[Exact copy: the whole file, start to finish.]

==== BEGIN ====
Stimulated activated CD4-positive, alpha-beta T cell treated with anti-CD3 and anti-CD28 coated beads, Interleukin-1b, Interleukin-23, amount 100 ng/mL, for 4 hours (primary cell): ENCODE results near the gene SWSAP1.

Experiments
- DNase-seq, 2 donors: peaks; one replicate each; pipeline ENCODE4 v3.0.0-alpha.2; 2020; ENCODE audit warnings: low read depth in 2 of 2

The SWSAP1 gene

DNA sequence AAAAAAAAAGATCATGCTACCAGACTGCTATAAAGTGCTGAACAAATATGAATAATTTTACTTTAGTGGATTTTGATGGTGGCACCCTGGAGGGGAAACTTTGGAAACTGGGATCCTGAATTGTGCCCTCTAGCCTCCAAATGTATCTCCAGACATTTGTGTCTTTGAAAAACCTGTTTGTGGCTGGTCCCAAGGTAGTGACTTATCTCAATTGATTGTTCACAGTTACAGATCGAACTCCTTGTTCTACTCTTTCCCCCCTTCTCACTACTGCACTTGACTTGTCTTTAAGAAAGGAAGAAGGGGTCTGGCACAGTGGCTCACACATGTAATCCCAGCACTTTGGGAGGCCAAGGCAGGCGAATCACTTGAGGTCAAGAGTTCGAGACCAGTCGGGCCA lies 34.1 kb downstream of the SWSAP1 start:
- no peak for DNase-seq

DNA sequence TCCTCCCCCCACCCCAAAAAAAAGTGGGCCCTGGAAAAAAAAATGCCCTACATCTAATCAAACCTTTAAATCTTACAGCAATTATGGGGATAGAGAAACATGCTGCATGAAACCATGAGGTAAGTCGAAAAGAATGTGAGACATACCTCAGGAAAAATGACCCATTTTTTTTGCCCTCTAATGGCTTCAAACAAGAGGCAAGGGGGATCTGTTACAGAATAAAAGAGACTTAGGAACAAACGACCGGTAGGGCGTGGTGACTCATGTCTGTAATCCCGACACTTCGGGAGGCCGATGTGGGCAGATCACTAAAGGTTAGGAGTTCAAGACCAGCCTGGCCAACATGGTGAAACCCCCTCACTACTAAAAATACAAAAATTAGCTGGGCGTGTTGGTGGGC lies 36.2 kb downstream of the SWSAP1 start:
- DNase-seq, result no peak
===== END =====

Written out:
Stimulated activated CD4-positive, alpha-beta T cell treated with anti-CD3 and anti-CD28 coated beads, Interleukin-1b, Interleukin-23, amount 100 ng/mL, for 4 hours (primary cell): ENCODE results near the gene SWSAP1.

Experiments
- DNase-seq, 2 donors: peaks; one replicate each; pipeline ENCODE4 v3.0.0-alpha.2; 2020; ENCODE audit warnings: low read depth in 2 of 2

The SWSAP1 gene

DNA sequence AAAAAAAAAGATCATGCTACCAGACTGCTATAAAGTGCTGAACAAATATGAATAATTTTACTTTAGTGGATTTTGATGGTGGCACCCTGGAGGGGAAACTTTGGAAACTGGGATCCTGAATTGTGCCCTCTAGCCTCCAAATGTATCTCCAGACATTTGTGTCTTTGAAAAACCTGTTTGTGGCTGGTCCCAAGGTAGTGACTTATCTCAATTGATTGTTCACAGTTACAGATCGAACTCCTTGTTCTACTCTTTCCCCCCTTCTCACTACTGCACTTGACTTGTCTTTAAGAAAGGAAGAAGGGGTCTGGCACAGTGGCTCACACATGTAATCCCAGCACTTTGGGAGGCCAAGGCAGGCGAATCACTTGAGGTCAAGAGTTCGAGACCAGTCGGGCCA lies 34.1 kb downstream of the SWSAP1 start:
- no peak for DNase-seq

DNA sequence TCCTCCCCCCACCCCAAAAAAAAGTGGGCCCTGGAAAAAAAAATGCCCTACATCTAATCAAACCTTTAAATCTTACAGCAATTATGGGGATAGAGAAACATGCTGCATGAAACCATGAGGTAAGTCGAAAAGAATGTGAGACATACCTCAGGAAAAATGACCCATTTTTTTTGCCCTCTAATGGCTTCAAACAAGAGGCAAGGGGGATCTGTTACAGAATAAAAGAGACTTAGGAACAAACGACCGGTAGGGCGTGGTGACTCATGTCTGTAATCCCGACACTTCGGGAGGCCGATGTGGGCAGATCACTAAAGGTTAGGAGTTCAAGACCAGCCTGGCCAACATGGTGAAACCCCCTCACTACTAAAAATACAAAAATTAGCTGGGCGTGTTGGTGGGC lies 36.2 kb downstream of the SWSAP1 start:
- DNase-seq, result no peak